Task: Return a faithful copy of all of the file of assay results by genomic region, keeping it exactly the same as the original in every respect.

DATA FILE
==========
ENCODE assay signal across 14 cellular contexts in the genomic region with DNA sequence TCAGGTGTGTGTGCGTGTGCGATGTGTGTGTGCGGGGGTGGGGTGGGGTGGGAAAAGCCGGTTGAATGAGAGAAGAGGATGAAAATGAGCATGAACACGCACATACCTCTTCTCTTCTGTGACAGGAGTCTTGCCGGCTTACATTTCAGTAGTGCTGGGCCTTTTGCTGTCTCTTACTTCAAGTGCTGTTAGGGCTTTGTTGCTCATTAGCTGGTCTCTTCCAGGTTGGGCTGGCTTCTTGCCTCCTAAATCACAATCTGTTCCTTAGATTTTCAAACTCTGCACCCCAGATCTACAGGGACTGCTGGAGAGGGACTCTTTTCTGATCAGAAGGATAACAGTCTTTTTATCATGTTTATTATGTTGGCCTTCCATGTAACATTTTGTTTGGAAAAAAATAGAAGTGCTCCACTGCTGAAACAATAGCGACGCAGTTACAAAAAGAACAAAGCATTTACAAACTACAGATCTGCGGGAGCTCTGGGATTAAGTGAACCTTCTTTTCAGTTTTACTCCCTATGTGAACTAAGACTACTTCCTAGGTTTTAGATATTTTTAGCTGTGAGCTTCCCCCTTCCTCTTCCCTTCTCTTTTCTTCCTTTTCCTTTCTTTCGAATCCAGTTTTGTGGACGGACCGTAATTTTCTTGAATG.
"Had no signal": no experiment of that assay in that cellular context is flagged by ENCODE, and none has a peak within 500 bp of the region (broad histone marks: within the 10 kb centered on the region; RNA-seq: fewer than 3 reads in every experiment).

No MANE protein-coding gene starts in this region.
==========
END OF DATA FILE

ENCODE assay signal across 14 cellular contexts in the genomic region with DNA sequence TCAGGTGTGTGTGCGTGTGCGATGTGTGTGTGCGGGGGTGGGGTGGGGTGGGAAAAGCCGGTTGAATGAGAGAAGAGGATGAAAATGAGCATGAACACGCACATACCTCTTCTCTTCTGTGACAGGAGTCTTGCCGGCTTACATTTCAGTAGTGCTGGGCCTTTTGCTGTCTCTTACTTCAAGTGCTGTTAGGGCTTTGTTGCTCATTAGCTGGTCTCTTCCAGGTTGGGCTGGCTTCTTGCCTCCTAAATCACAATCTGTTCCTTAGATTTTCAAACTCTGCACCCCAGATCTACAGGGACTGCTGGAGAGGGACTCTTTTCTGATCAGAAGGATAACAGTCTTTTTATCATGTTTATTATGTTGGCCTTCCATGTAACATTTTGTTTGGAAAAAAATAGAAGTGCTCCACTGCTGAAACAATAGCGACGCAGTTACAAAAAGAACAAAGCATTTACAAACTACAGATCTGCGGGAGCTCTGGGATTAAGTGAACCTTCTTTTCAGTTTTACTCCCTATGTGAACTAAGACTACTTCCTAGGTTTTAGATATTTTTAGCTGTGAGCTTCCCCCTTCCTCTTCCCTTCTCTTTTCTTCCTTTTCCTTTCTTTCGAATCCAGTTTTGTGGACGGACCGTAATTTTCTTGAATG.
"Had no signal": no experiment of that assay in that cellular context is flagged by ENCODE, and none has a peak within 500 bp of the region (broad histone marks: within the 10 kb centered on the region; RNA-seq: fewer than 3 reads in every experiment).

No MANE protein-coding gene starts in this region.